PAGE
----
Contemporary accounts of anticipatory language processing assume that individuals predict upcoming information at multiple levels of representation. Research investigating language-mediated anticipatory eye gaze typically assumes that linguistic input restricts the domain of subsequent reference (visual target objects). Here, we explored the converse case: Can visual input restrict the dynamics of anticipatory language processing? To this end, we recorded participants' eye movements as they listened to sentences in which an object was predictable based on the verb's selectional restrictions (“The man peels a banana”). While listening, participants looked at different types of displays: the target object (banana) was either present or it was absent. On target-absent trials, the displays featured objects that had a similar visual shape as the target object (canoe) or objects that were semantically related to the concepts invoked by the target (monkey). Each trial was presented in a long preview version, where participants saw the displays for approximately 1.78 s before the verb was heard (pre-verb condition), and a short preview version, where participants saw the display approximately 1 s after the verb had been heard (post-verb condition), 750 ms prior to the spoken target onset. Participants anticipated the target objects in both conditions. Importantly, robust evidence for predictive looks to objects related to the (absent) target objects in visual shape and semantics was found in the post-verb but not in the pre-verb condition. These results suggest that visual information can restrict language-mediated anticipatory gaze and delineate theoretical accounts of predictive processing in the visual world.
Eger, Nikola Anna; Mitterer, Holger; Reinisch, Eva
In: Journal of Phonetics, vol. 77, pp. 1–24, 2019.
The present study investigated Italian learners' production and perception of German /h/ and /Ɂ/ – two sounds that lack obvious linguistic counterparts in Italian. Critically, of these sounds only /h/ is explicitly known to learners from instruction and orthography. We therefore asked whether this awareness would lead to better acquisition of /h/ than /Ɂ/, and whether any differences would depend on the explicitness of the task. In production, learners of a medium proficiency level performed accurately in about 70% of the cases, with errors including sound deletions and substitutions. In spoken word recognition, two other learner groups of the same proficiency were hindered by sound deletions, but not by substitutions, although they were able to differentiate the sounds in an explicit goodness rating task. Overall, acquisition of /Ɂ/ was similar to /h/, despite lack of awareness for this sound. The results suggest that learners have established one combined “glottal category” to which both sounds map in speech processing, while they may be better implemented in production.
Isabella, Silvia L.; Urbain, Charline; Cheyne, J. Allan; Cheyne, Douglas
In: Neuropsychologia, vol. 127, pp. 48–56, 2019.
In previous studies we have provided evidence that performance in speeded response tasks with infrequent target stimuli reflects both automatic and controlled cognitive processes, based on differences in reaction time (RT) and task-related brain responses (Cheyne et al. 2012, Isabella et al. 2015). Here we test the hypothesis that such shifts in cognitive control may be influenced by changes in cognitive load related to stimulus predictability, and that these changes can be indexed by task-evoked pupillary responses (TEPR). We manipulated stimulus predictability using fixed stimulus sequences that were unknown to the participants in a Go/Switch task (re-quiring a switch response on 25% of trials) while monitoring TEPR as a measure of cognitive load in 12 healthy adults. Results showed significant improvement in performance (reduced RT, increased efficiency) for repeated sequences compared to occasional deviant sequences (10% probability) indicating that incidental learning of the predictable sequences facilitated performance. All behavioral measures varied between Switch and Go trials (RT, efficiency), however mean TEPR amplitude (mTEPR) and latency to maximum pupil dilation were particularly sensitive to Go/Switch. Results were consistent with the hypothesis that mTEPR indexes cognitive load, whereas TEPR latency indexes time to response selection, independent from response execution. The present study provides evidence that incidental pattern learning during response inhibition tasks may modulate several cognitive processes including cognitive load, effort, response selection and execution, which can in turn have differential effects on measures of performance. In particular, we demonstrate that reaction time may not be indicative of underlying cognitive load.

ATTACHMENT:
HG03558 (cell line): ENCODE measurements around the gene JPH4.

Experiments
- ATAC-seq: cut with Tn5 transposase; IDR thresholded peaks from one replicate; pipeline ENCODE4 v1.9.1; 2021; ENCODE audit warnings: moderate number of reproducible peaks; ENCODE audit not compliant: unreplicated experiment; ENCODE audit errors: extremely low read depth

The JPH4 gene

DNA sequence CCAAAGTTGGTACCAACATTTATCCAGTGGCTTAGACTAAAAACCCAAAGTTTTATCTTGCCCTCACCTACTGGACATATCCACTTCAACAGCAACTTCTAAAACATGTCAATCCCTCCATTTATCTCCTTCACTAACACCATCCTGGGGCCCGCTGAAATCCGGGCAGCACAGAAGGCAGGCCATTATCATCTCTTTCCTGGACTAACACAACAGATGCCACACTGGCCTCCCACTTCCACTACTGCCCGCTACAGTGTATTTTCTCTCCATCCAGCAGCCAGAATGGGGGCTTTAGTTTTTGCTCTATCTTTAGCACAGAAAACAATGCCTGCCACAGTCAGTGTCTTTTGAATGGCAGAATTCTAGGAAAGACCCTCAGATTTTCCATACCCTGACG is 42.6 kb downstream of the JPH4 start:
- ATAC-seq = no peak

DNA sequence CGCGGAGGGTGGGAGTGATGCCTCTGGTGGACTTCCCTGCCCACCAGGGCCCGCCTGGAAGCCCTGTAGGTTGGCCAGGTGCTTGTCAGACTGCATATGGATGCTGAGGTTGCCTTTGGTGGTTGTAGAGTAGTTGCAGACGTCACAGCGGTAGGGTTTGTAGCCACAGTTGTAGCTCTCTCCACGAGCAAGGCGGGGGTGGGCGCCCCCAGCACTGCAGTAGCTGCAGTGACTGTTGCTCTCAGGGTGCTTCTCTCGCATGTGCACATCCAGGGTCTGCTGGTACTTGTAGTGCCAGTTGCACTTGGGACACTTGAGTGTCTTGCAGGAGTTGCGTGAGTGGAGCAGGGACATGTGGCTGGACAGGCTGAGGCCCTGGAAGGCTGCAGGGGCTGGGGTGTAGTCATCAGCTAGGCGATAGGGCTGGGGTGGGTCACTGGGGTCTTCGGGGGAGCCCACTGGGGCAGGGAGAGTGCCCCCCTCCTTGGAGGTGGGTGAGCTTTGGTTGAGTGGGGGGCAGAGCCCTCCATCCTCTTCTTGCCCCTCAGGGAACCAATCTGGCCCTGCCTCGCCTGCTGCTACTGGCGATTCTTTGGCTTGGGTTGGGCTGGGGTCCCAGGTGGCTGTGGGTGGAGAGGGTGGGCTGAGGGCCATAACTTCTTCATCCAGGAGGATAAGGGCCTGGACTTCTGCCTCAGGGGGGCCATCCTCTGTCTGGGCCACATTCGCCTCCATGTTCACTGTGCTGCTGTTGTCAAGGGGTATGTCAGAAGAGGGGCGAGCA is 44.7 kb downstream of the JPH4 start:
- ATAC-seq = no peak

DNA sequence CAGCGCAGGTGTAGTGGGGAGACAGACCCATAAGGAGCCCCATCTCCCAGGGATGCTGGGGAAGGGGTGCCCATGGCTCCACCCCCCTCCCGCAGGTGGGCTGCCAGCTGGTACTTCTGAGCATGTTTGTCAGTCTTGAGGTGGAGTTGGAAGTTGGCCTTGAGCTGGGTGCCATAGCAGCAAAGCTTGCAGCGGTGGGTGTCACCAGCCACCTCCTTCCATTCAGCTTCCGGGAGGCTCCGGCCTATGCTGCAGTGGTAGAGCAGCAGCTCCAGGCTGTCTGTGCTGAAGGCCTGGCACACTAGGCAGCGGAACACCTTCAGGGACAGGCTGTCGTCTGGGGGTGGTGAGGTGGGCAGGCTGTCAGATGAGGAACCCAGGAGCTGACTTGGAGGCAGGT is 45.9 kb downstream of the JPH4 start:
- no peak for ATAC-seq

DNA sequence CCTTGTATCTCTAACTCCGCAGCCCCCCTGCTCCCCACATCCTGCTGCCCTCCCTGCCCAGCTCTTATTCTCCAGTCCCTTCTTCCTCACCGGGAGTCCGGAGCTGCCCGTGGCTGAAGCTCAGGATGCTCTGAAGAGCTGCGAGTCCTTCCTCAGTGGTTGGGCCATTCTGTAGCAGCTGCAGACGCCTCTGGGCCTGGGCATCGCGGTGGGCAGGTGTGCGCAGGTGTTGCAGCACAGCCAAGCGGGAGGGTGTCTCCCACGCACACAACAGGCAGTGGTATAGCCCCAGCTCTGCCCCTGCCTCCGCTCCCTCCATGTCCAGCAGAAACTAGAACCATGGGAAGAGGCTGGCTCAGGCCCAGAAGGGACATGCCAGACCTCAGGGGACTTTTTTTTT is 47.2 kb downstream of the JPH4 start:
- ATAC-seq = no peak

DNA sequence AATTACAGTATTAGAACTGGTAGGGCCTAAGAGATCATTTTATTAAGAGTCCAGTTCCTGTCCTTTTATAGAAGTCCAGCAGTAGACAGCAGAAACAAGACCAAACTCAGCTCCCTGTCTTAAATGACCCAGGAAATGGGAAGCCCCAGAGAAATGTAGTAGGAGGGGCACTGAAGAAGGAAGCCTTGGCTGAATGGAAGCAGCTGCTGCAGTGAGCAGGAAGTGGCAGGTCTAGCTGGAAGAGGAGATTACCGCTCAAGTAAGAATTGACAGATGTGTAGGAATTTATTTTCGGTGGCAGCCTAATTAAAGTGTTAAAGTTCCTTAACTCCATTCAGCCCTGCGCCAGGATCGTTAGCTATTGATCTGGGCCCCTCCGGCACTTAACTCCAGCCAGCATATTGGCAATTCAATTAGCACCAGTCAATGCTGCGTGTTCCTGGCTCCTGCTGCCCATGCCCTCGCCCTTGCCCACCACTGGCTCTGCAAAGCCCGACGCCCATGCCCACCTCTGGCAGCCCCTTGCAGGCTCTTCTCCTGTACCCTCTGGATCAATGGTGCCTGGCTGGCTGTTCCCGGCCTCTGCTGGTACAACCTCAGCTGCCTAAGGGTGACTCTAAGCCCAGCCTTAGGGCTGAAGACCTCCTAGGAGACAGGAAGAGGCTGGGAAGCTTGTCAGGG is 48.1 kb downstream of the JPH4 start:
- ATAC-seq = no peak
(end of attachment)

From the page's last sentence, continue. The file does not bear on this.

Seemiller, Eric S.; Port, Nicholas L.; Candy, T. Rowan
The gaze stability of 4- to 10-week-old human infants Journal Article
In: Journal of Vision, vol. 18, no. 8, pp. 1–10, 2018.
The relationship between gaze stability, retinal image quality, and visual perception is complex. Gaze instability related to pathology in adults can cause a reduction in visual acuity (e.g., Chung, LaFrance, & Bedell, 2011). Conversely, poor retinal image quality and spatial vision may be a contributing factor to gaze instability (e.g., Ukwade & Bedell, 1993). Though much is known about the immaturities in spatial vision of human infants, little is currently understood about their gaze stability. To characterize the gaze stability of young infants, adult participants and 4- to 10-week-old infants were shown a dynamic random-noise stimulus for 30-s intervals while their eye positions were recorded binocularly. After removing adultlike saccades, we used 5-s epochs of stable intersaccade gaze to estimate bivariate contour ellipse area and standard deviations of vergence. The geometric means (with standard deviations) for infants' bivariate contour ellipse area were left eye = -0.697 ± 0.534 log(°2), right eye = -0.471 ± 0.367 log(°2). For binocular vergence stability, the infant geometric means (with standard deviations) were horizontal = -1.057 ± 0.743 log(°)
Hayes, Taylor R.; Petrov, Alexander A.
In: Behavior Research Methods, vol. 48, no. 2, pp. 510–527, 2016.